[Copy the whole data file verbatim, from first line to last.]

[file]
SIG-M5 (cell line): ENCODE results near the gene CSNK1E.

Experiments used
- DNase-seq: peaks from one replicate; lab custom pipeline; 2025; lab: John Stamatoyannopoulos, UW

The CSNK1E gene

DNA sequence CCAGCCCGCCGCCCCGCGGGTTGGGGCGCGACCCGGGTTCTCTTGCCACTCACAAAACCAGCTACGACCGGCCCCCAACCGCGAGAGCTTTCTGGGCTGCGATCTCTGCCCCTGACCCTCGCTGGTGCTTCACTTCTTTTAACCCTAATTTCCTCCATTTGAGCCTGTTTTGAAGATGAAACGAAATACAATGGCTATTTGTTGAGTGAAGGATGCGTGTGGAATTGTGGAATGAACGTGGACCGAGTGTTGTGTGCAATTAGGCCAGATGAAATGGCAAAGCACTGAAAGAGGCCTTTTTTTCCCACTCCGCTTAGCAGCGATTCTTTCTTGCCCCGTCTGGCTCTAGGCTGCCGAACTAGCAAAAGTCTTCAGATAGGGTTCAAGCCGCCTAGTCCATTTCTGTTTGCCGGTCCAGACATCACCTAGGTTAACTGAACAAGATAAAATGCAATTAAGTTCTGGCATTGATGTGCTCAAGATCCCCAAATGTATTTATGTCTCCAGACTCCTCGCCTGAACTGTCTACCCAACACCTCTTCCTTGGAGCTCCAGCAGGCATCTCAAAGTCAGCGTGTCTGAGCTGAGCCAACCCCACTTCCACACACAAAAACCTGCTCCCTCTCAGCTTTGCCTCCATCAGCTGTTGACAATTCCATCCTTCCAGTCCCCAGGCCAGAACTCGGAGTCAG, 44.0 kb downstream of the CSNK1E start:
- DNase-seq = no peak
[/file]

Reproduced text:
SIG-M5 (cell line): ENCODE results near the gene CSNK1E.

Experiments used
- DNase-seq: peaks from one replicate; lab custom pipeline; 2025; lab: John Stamatoyannopoulos, UW

The CSNK1E gene

DNA sequence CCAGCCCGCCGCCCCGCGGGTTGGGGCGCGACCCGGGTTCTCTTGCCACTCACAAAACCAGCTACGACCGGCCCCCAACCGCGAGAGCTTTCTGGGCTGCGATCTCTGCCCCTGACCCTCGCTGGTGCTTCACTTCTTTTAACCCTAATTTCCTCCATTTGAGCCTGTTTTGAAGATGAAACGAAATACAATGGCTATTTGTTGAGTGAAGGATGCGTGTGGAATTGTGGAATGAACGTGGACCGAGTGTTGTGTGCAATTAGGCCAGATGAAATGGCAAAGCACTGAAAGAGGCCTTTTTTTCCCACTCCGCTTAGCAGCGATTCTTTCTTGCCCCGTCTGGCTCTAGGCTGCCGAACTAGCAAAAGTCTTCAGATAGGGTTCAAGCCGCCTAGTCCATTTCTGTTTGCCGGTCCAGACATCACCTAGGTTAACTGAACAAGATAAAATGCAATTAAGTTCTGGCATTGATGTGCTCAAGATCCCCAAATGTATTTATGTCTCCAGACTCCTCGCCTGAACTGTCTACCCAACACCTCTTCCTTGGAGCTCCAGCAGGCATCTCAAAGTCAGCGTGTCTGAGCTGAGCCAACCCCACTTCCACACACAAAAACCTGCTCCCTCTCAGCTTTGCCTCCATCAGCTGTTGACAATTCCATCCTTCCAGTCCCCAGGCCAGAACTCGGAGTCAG, 44.0 kb downstream of the CSNK1E start:
- DNase-seq = no peak